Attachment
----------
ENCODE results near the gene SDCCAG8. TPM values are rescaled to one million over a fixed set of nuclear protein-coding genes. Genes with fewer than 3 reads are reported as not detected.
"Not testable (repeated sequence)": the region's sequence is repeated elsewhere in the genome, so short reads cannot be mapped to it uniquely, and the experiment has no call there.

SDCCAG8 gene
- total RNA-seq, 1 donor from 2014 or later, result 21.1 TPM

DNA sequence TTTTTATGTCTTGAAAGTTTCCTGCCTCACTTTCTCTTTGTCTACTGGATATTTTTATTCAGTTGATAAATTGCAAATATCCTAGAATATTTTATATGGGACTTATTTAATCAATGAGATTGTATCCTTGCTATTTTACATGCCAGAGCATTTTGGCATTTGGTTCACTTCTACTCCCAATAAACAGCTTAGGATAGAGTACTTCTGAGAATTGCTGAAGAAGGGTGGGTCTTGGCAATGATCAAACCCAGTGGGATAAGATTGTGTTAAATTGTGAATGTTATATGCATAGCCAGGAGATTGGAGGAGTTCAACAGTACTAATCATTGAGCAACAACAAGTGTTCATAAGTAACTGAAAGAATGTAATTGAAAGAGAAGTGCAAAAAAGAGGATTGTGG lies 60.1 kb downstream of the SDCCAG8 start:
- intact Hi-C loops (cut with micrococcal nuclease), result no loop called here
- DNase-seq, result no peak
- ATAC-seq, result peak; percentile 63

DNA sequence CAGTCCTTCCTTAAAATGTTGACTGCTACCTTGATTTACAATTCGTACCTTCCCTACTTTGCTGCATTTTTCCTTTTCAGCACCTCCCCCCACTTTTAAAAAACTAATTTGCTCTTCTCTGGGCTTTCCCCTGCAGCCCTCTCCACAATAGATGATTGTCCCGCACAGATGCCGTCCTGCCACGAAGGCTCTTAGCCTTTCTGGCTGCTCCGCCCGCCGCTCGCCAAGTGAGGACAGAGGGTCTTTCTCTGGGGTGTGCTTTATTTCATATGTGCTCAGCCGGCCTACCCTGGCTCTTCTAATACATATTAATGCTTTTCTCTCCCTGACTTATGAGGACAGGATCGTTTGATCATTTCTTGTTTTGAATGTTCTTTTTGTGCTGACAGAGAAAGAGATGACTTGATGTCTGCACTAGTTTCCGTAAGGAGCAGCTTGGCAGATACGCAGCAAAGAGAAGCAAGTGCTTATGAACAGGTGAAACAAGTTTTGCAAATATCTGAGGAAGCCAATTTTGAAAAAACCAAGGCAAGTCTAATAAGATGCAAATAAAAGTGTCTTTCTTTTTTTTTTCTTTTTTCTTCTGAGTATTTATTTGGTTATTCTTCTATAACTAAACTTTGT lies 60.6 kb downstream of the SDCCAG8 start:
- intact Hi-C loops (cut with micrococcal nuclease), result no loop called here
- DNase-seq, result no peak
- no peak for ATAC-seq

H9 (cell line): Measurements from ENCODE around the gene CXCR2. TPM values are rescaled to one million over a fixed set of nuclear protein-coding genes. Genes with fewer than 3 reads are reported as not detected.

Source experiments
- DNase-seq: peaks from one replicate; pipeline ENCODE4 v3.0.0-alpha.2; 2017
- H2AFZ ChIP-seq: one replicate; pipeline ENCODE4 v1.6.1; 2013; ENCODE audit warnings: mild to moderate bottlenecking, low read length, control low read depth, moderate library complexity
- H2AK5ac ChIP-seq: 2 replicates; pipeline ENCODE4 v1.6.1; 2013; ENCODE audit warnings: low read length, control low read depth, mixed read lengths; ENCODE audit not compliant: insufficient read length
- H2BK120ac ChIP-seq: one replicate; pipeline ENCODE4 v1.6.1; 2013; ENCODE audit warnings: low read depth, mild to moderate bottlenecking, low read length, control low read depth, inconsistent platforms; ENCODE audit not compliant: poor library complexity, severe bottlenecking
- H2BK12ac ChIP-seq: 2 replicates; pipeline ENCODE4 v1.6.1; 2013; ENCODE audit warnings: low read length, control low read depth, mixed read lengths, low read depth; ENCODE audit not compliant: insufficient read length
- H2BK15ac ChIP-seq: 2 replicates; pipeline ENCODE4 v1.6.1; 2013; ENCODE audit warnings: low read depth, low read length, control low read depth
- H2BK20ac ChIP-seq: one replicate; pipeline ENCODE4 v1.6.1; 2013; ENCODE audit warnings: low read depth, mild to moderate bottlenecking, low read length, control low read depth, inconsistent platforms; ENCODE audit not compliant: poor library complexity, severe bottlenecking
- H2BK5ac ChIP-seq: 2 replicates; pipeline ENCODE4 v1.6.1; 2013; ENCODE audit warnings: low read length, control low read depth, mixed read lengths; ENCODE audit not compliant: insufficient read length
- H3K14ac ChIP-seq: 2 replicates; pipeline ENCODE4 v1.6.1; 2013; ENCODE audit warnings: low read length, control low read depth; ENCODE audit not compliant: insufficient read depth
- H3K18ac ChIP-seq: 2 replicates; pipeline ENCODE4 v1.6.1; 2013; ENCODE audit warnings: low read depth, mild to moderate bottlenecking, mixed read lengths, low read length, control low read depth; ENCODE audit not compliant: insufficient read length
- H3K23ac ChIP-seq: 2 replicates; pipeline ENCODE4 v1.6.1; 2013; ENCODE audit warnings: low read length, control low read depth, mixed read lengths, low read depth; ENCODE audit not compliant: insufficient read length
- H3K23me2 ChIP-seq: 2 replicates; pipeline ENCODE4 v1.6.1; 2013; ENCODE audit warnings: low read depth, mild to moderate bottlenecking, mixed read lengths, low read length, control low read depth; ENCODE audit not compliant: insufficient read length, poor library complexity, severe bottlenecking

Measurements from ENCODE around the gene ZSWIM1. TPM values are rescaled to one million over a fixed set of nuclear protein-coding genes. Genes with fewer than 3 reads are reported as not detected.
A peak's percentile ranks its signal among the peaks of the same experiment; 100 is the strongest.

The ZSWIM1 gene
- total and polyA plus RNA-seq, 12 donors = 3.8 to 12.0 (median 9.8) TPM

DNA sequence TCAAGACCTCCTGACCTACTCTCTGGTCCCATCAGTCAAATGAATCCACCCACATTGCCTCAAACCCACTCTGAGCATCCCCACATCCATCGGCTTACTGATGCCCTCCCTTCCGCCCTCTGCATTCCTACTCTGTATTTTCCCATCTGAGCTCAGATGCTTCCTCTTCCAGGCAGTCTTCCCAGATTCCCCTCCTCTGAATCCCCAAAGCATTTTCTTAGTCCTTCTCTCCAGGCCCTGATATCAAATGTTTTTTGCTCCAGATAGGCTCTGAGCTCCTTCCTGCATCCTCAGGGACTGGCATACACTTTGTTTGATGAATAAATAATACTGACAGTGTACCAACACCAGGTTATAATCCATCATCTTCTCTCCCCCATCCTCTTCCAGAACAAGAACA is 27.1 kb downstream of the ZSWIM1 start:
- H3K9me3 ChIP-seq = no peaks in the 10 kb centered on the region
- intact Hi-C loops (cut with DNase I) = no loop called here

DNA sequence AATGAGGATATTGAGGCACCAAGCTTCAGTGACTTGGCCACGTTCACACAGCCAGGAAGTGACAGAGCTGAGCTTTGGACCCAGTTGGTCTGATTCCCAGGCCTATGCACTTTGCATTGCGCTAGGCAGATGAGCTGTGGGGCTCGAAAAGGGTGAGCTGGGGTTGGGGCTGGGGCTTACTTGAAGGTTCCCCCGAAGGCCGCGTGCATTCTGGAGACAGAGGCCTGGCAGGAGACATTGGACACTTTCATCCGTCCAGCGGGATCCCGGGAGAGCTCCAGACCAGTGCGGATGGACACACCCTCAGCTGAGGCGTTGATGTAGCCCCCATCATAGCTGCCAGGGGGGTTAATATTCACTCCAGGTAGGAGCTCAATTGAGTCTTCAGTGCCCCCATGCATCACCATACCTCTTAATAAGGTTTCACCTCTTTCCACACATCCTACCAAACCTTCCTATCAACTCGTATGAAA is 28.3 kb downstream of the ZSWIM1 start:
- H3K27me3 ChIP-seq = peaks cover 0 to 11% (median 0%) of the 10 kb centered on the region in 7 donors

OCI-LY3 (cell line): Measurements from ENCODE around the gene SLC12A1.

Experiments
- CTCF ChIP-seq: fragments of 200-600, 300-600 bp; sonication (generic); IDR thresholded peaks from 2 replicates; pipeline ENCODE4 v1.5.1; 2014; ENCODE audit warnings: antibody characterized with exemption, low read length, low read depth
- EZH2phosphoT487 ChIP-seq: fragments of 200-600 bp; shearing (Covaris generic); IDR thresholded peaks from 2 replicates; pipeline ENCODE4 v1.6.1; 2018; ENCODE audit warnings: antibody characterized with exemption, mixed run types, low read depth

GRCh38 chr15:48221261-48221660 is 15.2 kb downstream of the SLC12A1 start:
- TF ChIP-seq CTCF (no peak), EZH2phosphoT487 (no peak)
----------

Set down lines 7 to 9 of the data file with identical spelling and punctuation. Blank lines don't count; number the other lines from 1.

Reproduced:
- DNase-seq, result no peak
- ATAC-seq, result peak; percentile 63

DNA sequence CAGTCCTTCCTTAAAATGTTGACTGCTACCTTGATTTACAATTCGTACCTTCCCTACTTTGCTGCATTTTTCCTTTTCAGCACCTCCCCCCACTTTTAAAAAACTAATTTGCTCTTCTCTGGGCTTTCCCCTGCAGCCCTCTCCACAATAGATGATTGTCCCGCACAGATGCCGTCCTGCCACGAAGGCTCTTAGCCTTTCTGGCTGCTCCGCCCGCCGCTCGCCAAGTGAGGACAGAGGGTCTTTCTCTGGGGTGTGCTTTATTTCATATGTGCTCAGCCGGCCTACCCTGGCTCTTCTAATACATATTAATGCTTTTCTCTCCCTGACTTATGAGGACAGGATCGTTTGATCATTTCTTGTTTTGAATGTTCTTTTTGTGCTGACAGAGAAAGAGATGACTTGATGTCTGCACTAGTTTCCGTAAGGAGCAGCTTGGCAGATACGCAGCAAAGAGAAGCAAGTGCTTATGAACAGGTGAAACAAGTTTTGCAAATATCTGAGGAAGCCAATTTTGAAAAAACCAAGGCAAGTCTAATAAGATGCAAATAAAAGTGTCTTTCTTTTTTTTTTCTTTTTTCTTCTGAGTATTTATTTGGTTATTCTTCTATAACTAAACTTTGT lies 60.6 kb downstream of the SDCCAG8 start: